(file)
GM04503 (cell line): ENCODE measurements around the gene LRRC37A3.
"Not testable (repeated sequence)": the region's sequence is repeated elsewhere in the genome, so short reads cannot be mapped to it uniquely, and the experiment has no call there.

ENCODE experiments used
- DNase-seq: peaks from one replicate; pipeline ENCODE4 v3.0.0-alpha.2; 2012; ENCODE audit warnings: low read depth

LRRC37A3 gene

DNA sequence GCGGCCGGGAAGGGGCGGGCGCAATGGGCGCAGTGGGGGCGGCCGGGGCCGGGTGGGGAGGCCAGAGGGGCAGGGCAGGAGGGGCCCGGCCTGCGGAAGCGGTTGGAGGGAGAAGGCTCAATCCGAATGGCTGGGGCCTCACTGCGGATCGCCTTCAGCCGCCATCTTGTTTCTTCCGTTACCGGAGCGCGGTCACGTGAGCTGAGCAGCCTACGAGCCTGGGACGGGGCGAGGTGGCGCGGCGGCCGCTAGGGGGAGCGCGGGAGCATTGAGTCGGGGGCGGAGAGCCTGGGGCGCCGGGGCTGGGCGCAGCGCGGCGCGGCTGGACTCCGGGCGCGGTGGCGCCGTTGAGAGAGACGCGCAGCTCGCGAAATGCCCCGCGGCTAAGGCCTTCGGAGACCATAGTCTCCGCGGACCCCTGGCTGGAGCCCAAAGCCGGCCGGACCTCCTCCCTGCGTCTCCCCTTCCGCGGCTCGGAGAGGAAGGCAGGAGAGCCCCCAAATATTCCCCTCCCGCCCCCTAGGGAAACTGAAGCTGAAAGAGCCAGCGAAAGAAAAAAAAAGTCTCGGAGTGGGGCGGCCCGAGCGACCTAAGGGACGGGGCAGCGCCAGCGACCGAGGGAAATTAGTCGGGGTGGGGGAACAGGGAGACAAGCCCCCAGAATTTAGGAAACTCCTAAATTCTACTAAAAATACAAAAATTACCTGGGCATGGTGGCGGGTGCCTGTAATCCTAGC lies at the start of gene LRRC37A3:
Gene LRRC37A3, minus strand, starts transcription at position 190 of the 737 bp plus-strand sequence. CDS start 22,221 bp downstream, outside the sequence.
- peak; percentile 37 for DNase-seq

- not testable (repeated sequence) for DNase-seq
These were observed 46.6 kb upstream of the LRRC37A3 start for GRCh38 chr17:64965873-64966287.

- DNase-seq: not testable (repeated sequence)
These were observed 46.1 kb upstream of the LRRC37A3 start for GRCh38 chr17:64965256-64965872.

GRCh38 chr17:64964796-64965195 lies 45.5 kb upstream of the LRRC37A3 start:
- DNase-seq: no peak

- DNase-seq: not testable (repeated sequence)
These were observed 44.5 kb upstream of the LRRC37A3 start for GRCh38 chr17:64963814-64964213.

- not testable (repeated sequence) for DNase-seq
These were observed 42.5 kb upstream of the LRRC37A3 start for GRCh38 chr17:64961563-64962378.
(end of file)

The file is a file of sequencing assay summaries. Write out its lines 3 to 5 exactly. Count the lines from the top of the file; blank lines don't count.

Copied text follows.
ENCODE experiments used
- DNase-seq: peaks from one replicate; pipeline ENCODE4 v3.0.0-alpha.2; 2012; ENCODE audit warnings: low read depth

LRRC37A3 gene